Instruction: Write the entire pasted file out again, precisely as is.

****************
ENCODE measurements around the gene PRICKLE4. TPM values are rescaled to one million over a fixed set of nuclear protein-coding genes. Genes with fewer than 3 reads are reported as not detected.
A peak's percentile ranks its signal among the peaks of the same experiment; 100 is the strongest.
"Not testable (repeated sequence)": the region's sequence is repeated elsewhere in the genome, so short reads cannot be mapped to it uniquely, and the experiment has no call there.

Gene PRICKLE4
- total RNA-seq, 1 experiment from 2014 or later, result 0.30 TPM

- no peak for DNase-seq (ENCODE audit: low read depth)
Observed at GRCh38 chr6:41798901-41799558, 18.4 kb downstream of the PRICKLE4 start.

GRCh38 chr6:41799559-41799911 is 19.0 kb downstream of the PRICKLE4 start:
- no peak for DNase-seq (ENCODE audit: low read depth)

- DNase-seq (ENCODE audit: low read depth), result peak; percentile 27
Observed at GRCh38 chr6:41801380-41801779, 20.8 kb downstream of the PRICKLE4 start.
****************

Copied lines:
ENCODE measurements around the gene PRICKLE4. TPM values are rescaled to one million over a fixed set of nuclear protein-coding genes. Genes with fewer than 3 reads are reported as not detected.
A peak's percentile ranks its signal among the peaks of the same experiment; 100 is the strongest.
"Not testable (repeated sequence)": the region's sequence is repeated elsewhere in the genome, so short reads cannot be mapped to it uniquely, and the experiment has no call there.

Gene PRICKLE4
- total RNA-seq, 1 experiment from 2014 or later, result 0.30 TPM

- no peak for DNase-seq (ENCODE audit: low read depth)
Observed at GRCh38 chr6:41798901-41799558, 18.4 kb downstream of the PRICKLE4 start.

GRCh38 chr6:41799559-41799911 is 19.0 kb downstream of the PRICKLE4 start:
- no peak for DNase-seq (ENCODE audit: low read depth)

- DNase-seq (ENCODE audit: low read depth), result peak; percentile 27
Observed at GRCh38 chr6:41801380-41801779, 20.8 kb downstream of the PRICKLE4 start.